• A chemical compound is a chemical substance consisting of two or more different chemically bonded chemical elements, with a fixed ratio determining the composition. The ratio of each element is usually expressed by chemical formula. For example, water (H2O) is a compound consisting of two hydrogen atoms bonded to an oxygen atom. The atoms within a compound can be held together by a variety of interactions, ranging from covalent bonds to electrostatic forces in ionic bonds. A continuum of bond polarities exist between the purely covalent bond (as in H2) and ionic bonds. For example H2O is held together by polar covalent bonds. Sodium chloride is an example of an ionic compound In science, a molecule is a combination of two or more atoms in a definite arrangement held together by chemical bonds. Chemical substances are not infinitely divisible into smaller fractions of the same substance: a molecule is generally considered the smallest particle of a pure substance that still retains its composition and chemical properties. Certain pure substances (e.g., metals, molten salts, crystals, etc.) are best understood as being composed of networks or aggregates of atoms or ions instead of molecular units. In the molecular sciences, a "molecule" is a sufficiently stable, electrically neutral entity composed of two or more atoms. The concept of a single-atom or monatomic molecule, as found in noble gases, is used almost exclusively in the kinetic theory of gases, where the fundamental gas particles are conventionally termed "molecules" regardless of their composition.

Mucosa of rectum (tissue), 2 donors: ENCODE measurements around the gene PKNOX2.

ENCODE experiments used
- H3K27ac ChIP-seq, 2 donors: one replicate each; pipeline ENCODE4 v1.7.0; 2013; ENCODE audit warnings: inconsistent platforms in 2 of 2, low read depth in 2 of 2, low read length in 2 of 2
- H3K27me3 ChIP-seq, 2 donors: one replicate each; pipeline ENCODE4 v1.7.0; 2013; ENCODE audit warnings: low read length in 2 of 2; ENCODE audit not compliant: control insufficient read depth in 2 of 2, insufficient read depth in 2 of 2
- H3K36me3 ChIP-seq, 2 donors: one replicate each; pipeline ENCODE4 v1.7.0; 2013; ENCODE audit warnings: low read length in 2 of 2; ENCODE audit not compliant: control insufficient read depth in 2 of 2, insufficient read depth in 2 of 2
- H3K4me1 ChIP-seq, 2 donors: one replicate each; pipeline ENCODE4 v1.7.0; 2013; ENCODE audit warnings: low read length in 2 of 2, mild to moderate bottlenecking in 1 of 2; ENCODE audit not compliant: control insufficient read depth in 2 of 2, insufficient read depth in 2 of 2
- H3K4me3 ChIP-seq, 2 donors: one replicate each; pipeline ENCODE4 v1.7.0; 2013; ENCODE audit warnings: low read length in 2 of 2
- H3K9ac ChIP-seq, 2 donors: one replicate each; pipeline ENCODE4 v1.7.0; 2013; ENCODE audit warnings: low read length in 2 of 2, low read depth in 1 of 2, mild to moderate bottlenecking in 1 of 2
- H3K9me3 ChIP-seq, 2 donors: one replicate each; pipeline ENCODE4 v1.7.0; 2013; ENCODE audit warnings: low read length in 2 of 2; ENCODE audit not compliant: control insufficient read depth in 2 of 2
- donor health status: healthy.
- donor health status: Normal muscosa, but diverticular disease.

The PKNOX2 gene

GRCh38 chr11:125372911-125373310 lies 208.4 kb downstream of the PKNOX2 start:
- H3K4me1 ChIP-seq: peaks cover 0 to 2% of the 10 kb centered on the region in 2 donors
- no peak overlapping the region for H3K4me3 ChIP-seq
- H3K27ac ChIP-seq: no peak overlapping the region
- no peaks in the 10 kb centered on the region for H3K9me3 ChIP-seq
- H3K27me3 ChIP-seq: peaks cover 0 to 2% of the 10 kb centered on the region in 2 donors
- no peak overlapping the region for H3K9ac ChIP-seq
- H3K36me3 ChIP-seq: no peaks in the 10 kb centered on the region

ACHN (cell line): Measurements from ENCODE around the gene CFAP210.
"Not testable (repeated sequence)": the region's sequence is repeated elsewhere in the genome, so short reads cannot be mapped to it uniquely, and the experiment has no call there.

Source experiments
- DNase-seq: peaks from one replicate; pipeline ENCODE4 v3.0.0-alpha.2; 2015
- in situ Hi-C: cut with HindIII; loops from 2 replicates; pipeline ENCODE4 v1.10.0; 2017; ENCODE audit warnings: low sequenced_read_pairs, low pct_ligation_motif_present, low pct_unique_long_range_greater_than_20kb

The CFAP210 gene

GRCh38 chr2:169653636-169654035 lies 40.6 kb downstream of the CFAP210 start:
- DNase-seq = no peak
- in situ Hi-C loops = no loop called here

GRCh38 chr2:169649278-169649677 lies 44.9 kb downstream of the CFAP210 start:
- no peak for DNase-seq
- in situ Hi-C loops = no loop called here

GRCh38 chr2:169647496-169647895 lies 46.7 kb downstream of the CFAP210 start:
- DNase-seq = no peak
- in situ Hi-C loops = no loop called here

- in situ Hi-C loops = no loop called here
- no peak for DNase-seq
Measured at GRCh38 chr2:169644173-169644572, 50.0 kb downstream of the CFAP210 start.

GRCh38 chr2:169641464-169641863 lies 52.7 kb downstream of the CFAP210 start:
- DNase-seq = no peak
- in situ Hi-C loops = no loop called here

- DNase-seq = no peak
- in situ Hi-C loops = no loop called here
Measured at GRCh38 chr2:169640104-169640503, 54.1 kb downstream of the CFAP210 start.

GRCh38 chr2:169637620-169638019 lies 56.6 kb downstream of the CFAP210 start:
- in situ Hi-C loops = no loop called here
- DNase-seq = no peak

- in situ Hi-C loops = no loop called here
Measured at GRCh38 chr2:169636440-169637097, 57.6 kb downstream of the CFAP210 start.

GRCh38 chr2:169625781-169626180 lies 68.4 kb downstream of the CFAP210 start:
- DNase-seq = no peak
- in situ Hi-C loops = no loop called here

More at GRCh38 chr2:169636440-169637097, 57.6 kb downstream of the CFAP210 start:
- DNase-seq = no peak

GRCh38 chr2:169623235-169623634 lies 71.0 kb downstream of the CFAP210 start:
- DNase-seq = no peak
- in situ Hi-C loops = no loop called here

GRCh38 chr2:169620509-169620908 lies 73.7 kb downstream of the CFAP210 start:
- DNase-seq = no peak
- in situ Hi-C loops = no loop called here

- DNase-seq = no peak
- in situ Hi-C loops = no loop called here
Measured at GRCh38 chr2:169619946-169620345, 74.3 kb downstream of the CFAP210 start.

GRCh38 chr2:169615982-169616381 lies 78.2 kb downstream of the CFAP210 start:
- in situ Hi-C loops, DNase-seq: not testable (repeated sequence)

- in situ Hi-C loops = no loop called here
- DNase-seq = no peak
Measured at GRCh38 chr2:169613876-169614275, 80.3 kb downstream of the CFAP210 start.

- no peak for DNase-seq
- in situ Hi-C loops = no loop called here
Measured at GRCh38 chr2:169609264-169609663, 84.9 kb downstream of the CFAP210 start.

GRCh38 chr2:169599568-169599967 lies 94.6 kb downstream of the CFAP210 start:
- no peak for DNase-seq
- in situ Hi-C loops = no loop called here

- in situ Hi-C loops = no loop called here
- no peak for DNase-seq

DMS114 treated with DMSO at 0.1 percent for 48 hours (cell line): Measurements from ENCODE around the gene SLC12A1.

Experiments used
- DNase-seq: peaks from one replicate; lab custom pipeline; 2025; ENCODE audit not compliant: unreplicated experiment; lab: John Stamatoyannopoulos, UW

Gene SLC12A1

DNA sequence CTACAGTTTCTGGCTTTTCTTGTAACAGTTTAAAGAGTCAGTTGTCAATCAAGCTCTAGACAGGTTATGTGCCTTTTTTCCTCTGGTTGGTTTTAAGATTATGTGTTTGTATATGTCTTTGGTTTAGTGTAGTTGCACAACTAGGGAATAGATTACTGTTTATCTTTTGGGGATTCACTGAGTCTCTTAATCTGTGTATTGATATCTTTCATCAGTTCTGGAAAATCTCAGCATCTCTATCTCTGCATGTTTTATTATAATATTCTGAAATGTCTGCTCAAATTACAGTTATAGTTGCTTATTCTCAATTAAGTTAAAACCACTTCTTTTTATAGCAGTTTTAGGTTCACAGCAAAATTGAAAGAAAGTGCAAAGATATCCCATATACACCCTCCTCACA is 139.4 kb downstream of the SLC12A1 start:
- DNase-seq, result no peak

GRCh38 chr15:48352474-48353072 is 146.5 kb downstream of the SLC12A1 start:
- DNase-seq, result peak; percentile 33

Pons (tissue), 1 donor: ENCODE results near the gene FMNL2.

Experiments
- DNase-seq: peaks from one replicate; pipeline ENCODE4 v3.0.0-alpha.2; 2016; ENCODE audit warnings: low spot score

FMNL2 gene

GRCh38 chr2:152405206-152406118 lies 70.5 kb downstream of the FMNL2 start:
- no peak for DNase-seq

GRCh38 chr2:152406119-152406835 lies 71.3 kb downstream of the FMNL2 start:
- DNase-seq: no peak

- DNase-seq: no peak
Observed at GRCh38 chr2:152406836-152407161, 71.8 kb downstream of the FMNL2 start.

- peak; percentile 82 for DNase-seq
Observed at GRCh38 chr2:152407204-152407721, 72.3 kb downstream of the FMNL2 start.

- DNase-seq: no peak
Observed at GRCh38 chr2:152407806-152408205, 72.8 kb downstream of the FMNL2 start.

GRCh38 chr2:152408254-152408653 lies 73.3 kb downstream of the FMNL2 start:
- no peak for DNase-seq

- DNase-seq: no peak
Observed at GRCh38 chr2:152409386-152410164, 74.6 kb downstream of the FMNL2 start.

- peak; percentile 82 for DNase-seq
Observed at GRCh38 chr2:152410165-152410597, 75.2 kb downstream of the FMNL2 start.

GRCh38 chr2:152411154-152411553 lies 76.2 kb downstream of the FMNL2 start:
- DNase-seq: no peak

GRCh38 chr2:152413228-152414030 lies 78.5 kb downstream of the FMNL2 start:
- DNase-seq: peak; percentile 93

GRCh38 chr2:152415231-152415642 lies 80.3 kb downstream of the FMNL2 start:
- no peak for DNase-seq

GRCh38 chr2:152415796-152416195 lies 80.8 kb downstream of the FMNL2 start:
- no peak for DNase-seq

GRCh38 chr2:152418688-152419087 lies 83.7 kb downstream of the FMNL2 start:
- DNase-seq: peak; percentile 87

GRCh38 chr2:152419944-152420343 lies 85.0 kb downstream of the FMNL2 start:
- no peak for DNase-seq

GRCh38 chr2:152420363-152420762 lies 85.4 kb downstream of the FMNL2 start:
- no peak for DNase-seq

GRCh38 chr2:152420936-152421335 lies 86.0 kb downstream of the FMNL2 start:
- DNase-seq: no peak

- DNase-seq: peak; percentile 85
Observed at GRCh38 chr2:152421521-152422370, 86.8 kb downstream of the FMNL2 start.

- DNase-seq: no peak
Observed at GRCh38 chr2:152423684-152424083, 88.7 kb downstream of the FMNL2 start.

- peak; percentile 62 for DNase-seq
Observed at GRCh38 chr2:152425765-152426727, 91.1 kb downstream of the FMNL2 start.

• Molecule = a substance of two or more elements that is pure... eg CO2 Compound = two or more elements joined with a covalent or ionic bond I think you will find that with those definitions, the two words are synonyms for the same thing, except compounds are usually defined in exact proportions.

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